Photo credit: http://www.missyoucandoit.com
If you have HBO On Demand, do yourself a favor and watch a documentary that will capture your attention and melt your heart. If you click on HBO and go to “Documentaries” then “Feature Films,” you’ll find a movie called Miss You Can Do It.
You can watch the trailer here: Miss You Can Do It Trailer
I’m not usually into movies about pageants, and when my husband and I sat down to watch it, I thought, “I hope this isn’t too pageant-y…or too depressing…” Usually, when we do video date night (because you know we’re not going out to the movies), I try and find something funny and light-hearted.
So, for this one, I took a chance. And, yes, I bawled my eyes out–but in a good way! I highly recommend it, for parents of typical children and those with special needs.
I wish that I had been more interested in special needs before I had a child with special needs. Does that sound strange? I feel like I was incredibly closed off from that world, and now I realize that I could’ve gotten involved a long time ago.
If my daughter didn’t have special needs, would I have watched that awesome pageant documentary?
Or this one? Monica and David
Or this one? Best Kept Secret
I can tell you the answer. I probably wouldn’t have watched any of them. I don’t think that makes me a bad person. I think we’re drawn to what we know. And I didn’t know ANYTHING about special needs until July 2011, when Emmy was born.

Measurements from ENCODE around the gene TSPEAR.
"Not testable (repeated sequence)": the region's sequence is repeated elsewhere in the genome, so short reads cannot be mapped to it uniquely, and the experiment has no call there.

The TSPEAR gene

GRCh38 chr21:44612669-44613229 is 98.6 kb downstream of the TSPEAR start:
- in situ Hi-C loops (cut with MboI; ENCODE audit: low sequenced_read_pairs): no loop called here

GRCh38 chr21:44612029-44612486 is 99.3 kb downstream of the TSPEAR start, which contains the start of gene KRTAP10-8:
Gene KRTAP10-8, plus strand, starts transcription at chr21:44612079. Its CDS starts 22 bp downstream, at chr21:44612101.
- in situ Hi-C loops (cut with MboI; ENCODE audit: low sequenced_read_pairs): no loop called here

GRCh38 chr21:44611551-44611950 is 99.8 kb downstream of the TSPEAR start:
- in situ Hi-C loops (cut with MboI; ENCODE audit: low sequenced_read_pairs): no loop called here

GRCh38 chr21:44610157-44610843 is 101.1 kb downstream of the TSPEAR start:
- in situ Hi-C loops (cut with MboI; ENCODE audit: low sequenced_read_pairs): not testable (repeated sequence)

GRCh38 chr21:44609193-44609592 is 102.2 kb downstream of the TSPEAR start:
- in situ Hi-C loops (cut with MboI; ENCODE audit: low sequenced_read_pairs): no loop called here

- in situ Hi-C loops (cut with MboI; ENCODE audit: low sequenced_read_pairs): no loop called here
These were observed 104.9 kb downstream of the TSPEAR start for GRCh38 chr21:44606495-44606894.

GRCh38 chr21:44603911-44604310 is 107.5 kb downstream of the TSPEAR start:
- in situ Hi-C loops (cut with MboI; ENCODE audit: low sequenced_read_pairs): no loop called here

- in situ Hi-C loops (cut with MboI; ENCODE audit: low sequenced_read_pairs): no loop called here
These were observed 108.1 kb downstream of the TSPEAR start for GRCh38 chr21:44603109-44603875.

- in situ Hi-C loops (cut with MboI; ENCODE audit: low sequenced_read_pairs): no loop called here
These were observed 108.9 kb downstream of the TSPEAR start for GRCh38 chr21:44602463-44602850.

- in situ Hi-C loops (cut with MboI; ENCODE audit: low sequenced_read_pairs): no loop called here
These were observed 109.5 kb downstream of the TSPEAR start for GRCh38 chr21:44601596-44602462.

I know that Oprah loves this quote by Maya Angelou: “When you know better, you do better.”
In my case, I think that it would be: When you know more, you do more.
I’ve stretched my boundaries because I had to. But I’m so glad that I had to because I never would’ve seen what was on the other side.
Over the past few years, I’ve met a fair amount of people who have dedicated themselves to special needs work without having a child, or sister, or brother with special needs. They just did. For various reasons, or perhaps for no reason at all, they wanted to help. I am always touched by those stories. I think I’ve asked almost all of our Early Intervention therapists, “So how did you get into this?” Where did that all start? One therapist told me that, as a teenager, she was helping a friend of the family with her autistic child. I can’t tell you how much that impacted me because I thought back to what I was doing as a teenager and, while I was a good girl :), I wasn’t involved in anything meaningful on that level. I didn’t stretch much out of my comfort zone. One of my goals is to open my children up to a world beyond what they can see. There are many people out there, each with his/her own story to tell. It makes me feel good to finally open my eyes to all of those stories, not just my own.